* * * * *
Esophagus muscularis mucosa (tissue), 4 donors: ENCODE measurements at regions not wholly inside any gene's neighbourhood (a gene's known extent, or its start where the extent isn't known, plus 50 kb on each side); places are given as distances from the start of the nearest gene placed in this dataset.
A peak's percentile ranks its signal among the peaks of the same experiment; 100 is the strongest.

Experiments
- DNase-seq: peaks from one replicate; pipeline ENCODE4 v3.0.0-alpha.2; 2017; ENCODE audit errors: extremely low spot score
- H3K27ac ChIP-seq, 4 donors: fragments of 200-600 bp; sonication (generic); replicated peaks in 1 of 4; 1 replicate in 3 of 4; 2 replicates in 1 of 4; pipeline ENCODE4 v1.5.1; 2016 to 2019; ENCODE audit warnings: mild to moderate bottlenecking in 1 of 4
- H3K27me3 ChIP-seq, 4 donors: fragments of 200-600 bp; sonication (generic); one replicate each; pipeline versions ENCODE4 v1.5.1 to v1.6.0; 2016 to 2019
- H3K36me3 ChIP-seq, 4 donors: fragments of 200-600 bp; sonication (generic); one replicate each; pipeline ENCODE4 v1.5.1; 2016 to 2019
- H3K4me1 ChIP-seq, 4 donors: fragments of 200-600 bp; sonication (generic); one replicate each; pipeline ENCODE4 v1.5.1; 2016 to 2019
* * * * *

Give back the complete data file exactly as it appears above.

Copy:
Esophagus muscularis mucosa (tissue), 4 donors: ENCODE measurements at regions not wholly inside any gene's neighbourhood (a gene's known extent, or its start where the extent isn't known, plus 50 kb on each side); places are given as distances from the start of the nearest gene placed in this dataset.
A peak's percentile ranks its signal among the peaks of the same experiment; 100 is the strongest.

Experiments
- DNase-seq: peaks from one replicate; pipeline ENCODE4 v3.0.0-alpha.2; 2017; ENCODE audit errors: extremely low spot score
- H3K27ac ChIP-seq, 4 donors: fragments of 200-600 bp; sonication (generic); replicated peaks in 1 of 4; 1 replicate in 3 of 4; 2 replicates in 1 of 4; pipeline ENCODE4 v1.5.1; 2016 to 2019; ENCODE audit warnings: mild to moderate bottlenecking in 1 of 4
- H3K27me3 ChIP-seq, 4 donors: fragments of 200-600 bp; sonication (generic); one replicate each; pipeline versions ENCODE4 v1.5.1 to v1.6.0; 2016 to 2019
- H3K36me3 ChIP-seq, 4 donors: fragments of 200-600 bp; sonication (generic); one replicate each; pipeline ENCODE4 v1.5.1; 2016 to 2019
- H3K4me1 ChIP-seq, 4 donors: fragments of 200-600 bp; sonication (generic); one replicate each; pipeline ENCODE4 v1.5.1; 2016 to 2019